“I know you’re probably thinking “@!#$% not another food blog, what does this newb have to offer!?” The answer is close to nothing, I’m not very interesting and I am not a particularly talented writer. However, I like food ALOT… too much in fact. Its an obsession and always has been. Therefore this humble blog will serve as a chronicle of my mania. So that one day when the police inevitably find me dead, locked in my house, brimming to the gills with cheese and tapenade they will be able to use this blog as warning to others. A warning to never, NEVER let children watch food TV. Besides that there is not a lot to say… I am a 22 year old college grad looking for my mojo via food and parties.”
That’s my intro above… I have never had a blog, xanga, diary, or journel. I never really felt the need too and/or I have been to ADD. Journels and the like have only been able to hold my intrest for a very, very short time. More like a millisecond, then I’m off to next new and shiney thing. However, hopefully now that I am older this blog might last.
We wont exchange names but you can call me Chrissy Rae or supreme being, whichever is easiest. I am originally from a slightly rural town in Iowa, big enough for a target but not a super walmart. Around 16 I relocated to the south (life-changing experience) it was a shock at first but after my first few years I decided to delve even deeper and moved to Appalachia. For those who do not think there is much of a difference between the South and Appalachia, my how sadly you are mistaken. The South and Appalachia are like juice and juice concentrate. Take the nomenclatures of the South and multiply it by 1000 and then you have Appalachia.
However, this is not a bad thing its actually kinda beautiful, you’re left with this densely packed and intensified culture in a relatively small area, which also so happens to be surrounded by majestic beauty (aka the Blue Ridge Mountains). What is even more interesting, is that at first their differences are not apparent. Traveling to Appalachia is not like traveling to Charleston or Savannah where you see history every where you look. In Appalachia you almost have to hunt for the culture, I personally think that it is because in Appalachia, more so then anywhere else in the South it resides in the individual. Appalachia has never been known for wealth and so most of its culture has been passed down orally and/or from the hearth, instead of lasting monuments or housing.
I digress (see how easily I am distracted)… I’l save that for another time. Anyways I am here in the Appalachia dating an Appalachian and cooking. This journal will mostly serve as a platform for various recipes and party ideas as well as my various musings. So lets begin…. last night I made pumpkin gnocchi and boy was it DELICIOUS and EASY. Its a fantastic way to use the season induced pumpkin surplus.
I’ll just come right out with it, I dont have any pictures. I know right!? How can you start a food blog with out any pictures?! Well, I will promptly be making this again and posting the pictures (its that good!) but in the mean time here is the recipe:
Pan Fried Pumpkin Gnocchi and Brown Butter Sage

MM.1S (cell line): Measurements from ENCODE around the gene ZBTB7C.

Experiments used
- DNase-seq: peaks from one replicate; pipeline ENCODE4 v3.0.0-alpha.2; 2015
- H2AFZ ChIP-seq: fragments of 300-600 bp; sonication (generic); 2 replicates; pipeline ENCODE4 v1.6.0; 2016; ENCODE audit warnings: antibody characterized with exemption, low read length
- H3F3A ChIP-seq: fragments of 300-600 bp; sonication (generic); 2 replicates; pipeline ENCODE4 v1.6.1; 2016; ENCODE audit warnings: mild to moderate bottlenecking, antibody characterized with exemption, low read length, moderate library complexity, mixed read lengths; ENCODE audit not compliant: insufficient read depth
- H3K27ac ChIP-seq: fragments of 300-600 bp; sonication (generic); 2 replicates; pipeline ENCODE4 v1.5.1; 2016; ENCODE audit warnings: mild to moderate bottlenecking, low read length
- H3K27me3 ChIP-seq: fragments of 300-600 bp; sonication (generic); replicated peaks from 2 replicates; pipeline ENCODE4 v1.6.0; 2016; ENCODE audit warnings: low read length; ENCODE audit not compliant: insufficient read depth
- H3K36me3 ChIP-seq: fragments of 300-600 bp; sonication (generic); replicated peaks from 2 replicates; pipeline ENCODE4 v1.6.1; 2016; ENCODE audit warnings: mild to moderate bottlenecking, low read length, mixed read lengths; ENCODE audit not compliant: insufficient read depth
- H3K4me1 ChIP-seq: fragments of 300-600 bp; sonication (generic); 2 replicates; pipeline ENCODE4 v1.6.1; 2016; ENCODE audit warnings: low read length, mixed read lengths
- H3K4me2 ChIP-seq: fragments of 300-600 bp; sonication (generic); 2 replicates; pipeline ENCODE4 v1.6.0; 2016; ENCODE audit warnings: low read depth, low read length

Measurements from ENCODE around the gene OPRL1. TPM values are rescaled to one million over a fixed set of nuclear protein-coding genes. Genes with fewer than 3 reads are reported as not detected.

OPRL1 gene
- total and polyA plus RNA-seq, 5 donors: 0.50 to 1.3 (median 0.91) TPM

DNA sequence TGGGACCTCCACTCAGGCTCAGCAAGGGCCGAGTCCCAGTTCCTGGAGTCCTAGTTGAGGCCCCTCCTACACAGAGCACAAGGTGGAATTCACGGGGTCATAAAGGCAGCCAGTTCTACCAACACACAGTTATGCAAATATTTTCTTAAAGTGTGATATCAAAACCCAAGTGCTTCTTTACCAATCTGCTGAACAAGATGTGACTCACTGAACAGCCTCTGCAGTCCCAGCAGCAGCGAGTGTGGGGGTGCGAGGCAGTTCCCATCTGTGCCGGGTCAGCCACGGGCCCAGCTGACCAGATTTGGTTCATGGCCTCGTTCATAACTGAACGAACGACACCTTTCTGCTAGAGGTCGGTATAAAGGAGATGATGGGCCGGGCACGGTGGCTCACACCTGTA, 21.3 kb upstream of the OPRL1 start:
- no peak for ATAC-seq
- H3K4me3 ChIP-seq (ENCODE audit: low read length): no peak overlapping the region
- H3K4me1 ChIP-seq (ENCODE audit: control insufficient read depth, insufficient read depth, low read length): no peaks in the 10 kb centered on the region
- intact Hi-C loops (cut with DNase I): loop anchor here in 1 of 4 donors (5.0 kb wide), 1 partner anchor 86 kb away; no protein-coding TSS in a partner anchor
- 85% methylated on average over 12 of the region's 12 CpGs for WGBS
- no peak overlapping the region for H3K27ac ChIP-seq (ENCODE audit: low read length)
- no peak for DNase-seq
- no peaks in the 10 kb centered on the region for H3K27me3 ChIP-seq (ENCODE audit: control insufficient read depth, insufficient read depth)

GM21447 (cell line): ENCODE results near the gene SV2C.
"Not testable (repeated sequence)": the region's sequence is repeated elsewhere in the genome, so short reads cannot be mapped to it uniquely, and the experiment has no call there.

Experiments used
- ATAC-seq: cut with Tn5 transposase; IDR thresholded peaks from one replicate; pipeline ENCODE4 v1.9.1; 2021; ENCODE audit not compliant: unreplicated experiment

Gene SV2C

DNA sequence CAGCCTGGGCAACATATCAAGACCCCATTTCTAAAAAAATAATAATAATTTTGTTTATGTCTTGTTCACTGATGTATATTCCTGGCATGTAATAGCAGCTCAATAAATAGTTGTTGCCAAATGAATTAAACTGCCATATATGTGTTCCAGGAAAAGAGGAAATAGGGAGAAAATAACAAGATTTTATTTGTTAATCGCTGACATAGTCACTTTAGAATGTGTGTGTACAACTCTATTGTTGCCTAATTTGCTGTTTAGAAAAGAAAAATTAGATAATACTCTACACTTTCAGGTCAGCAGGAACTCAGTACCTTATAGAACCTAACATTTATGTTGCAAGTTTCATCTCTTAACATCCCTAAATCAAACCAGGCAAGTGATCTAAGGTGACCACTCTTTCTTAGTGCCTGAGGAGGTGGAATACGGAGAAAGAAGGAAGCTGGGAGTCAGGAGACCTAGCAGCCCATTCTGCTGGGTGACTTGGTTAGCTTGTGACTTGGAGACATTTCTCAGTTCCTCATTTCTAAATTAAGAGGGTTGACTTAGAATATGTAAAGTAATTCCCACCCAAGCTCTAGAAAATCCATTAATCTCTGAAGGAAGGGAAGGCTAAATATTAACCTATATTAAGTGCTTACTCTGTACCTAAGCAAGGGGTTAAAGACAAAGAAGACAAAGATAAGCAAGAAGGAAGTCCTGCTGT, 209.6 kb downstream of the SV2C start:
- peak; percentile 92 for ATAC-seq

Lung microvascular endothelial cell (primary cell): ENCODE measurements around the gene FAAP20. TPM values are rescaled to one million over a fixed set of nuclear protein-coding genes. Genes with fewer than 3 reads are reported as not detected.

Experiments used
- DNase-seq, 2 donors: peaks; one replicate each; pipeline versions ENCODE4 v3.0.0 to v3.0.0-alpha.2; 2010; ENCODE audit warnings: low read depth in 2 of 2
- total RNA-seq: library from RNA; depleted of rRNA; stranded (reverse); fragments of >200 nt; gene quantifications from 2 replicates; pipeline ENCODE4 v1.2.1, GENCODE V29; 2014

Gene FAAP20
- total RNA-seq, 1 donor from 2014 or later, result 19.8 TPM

courtesy of: Steamy Kitchen
1/2 cup skim milk ricotta
1/2 cup canned pumpkin
1/2 cup freshly grated parmegiano reggiano
1 large egg yolk
1 teaspoon lemon zest (plus extra reserved for garnishing)
1 teaspoon kosher salt (or 1/2 tsp table salt)
1 cup all purpose flour, sifted (plus more for dusting)
3 tablespoons butter, divided
2 tablespoon olive oil, divided
2 tablespoons good quality balsamic vinegar *** 3 sprigs fresh sage, plus more for garnish
shaved parmegiano reggiano for serving
Preheat oven to 300F
1. Combine ricotta, pumpkin, parmagiano, yolk, zest and salt in large bowl. Mix well. Sprinkle half of the flour on the mixture, gently turn with spatula a few times to incorporate. Dump mixture on clean, lightly floured countertop or you can still do this in the bowl. Sprinkle remaining flour on top of the mixture. Gently knead with your fingertips, just bringing together the mixture until flour is incorporated through. This only should take a minute or two. Any longer and you will be over-kneading.
2. Dust a clean, dry surface with a generous sprinkling of flour. Divide dough into 4 parts. Take one part and roll into a long, 1″ diameter log. Cut gnocchi into 1″ pieces.
3. Heat a large frying pan or saute pan with just 1 tablespoon of the butter and 1 tablespoon of olive oil. When hot, add a few gnocchi – enough to cover surface but not touch each other. Fry on medium heat for 1-2 minutes, turn and fry for another 1-2 minutes. Remove gnocchi, place on large baking sheet to put into oven to keep warm. Repeat with rest of gnocchi.
4. When all gnocchi is finished, discard butter/oil in pan and clean pan with paper towel. Heat pan on medium heat and when hot, add the remaining 2 tablespoons butter and the remaining tablespoon of olive oil. When hot, add the fresh sage. Let the sage brown and sizzle (but not burn) for a couple of minutes until very fragrant. Remove the sage and discard if you want (or keep it in to eat — as many people in the comments below like to do!) To the pan, add the balsamic vinegar and whisk. Let simmer on low for 1 minute and pour over the gnocchi.
***Make sure the balsamic vinegar has already been slightly heated or else it will explode EVERYWHERE when it meets the oil and you will end up screaming for your boyfriend and possibly giving him a stroke. True story.